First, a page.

From Reality to Religion: Turner’s Revisionist Perspective on Brand, the WELL and Internet Innovation

Tonight I’ll be presenting my review of the Fred Turner book listed below at Nico MacDonald’s Innovation Reading Circle.  Below is the full text of my review, enjoy and debate me! 🙂

Turner, F. (2006) From Counterculture to Cyberculture: Stewart Brand and the Whole Earth and the Rise of Digital Utopianism. Chicago: Chicago University Press.

Turner’s From Counterculture to Cyberculture is designed to be an exploration of the role that countercultural philosophies and identities played in the development of the technologies and communication principles embedded in the current web-enabled, global communication society. Using Stewart Brand’s Whole Earth Catalog and the WELL as a focus, Turner is attempting to argue that the military-industrial beginnings of the internet were diverted and subverted by the neo-luddite naturalist and pacifist ideals of the 1960s. He contends that the flattening of hierarchical government, that the increased power to the masses was made possible by the communications technologies and principles inspired by forward thinking idealists such as Stewart Brand and his band of hippy geeks.

However, this is ultimately a flawed hypothesis. Unless you incorrectly narrow the definition of ‘counter-culture’ and ‘counter-revolution’ to being vaguely controversial, unfashionable or merely hippy-geekery, then there is nothing even remotely counter-revolutionary about the development of the internet and cyberspace either prior to, during, or after the development of the Whole Earth Catalog and the WELL. Turner’s ‘unbiography’ of Stewart Brand and the WELL (the biography you get, when the author tells us he’s not doing a biography) fails at the first hurdle: he assumes his hypothesis of cyberspace being brought about through countercultural thought and practice, without proving it to be true. He then goes on to present a history of the technology sector generally and Brand specifically, as a means of supporting this flimsy theory.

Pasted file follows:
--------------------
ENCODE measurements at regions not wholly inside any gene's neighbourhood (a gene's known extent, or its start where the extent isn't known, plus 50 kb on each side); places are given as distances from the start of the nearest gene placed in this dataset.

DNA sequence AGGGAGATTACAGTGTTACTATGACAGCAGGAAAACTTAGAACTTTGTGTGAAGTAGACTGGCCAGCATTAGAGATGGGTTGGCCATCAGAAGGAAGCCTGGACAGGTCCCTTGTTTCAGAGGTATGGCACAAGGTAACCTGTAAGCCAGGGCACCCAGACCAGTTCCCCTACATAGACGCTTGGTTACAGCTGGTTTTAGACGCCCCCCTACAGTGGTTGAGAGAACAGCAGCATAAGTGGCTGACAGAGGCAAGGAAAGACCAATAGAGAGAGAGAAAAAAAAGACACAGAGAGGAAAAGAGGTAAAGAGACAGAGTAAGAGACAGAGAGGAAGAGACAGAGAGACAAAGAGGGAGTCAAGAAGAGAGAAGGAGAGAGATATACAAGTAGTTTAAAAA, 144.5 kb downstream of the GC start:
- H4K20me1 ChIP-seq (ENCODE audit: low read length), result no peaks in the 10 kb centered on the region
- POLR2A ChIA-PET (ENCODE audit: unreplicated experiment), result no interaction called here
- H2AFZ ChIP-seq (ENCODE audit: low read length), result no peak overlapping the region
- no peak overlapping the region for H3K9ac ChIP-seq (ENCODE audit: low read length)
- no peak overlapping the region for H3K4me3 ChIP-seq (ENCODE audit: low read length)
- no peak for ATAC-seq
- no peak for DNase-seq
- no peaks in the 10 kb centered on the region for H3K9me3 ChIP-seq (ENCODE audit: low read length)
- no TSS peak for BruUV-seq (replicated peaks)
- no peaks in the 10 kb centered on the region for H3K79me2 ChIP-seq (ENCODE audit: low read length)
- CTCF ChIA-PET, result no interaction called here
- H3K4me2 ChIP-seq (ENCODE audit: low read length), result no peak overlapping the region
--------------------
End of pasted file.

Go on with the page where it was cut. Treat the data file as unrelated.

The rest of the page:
In his defence, Turner does get some of the history right. It’s just that his glorification and exaggeration of the impact of Brand and the Whole Earth Catalog community in what he describes as a realisation of countercultural dreams of the 1960s is more of an enjoyable but partisan revisionist history – or work of fiction – than an accurate representation of the evolution of the internet and the development of collaborative technologies. Some of the WELL community were involved in investment and contribution of journalism covering the emergence of cyberspace, but to imply that the WELL was a vehicle through which a grand countercultural vision was achieved is disingenuous at best and pure fabrication at worst. Indeed there is so much wrong with the very notion of modern cyberspace being the product of countercultural thought that the very premise for the book is compromised.

Turner commits the ultimate sin of a biographer and historian: he falls deeply in love with his subject area, blinding himself to its weaknesses. While there is no doubt that the innovation arising from the establishment of many-to-many communications technologies has greatly enhanced the opportunities of individuals to access self-improvement, for collaborative problem solving and collective action, this has occurred not as a direct result of countercultural thinking, but rather as a result of mere convenience and opportunism. Further, the individuals and history which form the focus of Turner’s work could not truly be regarded as counter-revolutionaries of any order. Business people, commercial technology researchers and developers and journalists, all were inevitably profiting from government and commercially funded technology development and from reporting and commentary of these innovations. They may have been inspirational leaders and canny businessmen and women, but they were by no means subverting the dominant culture.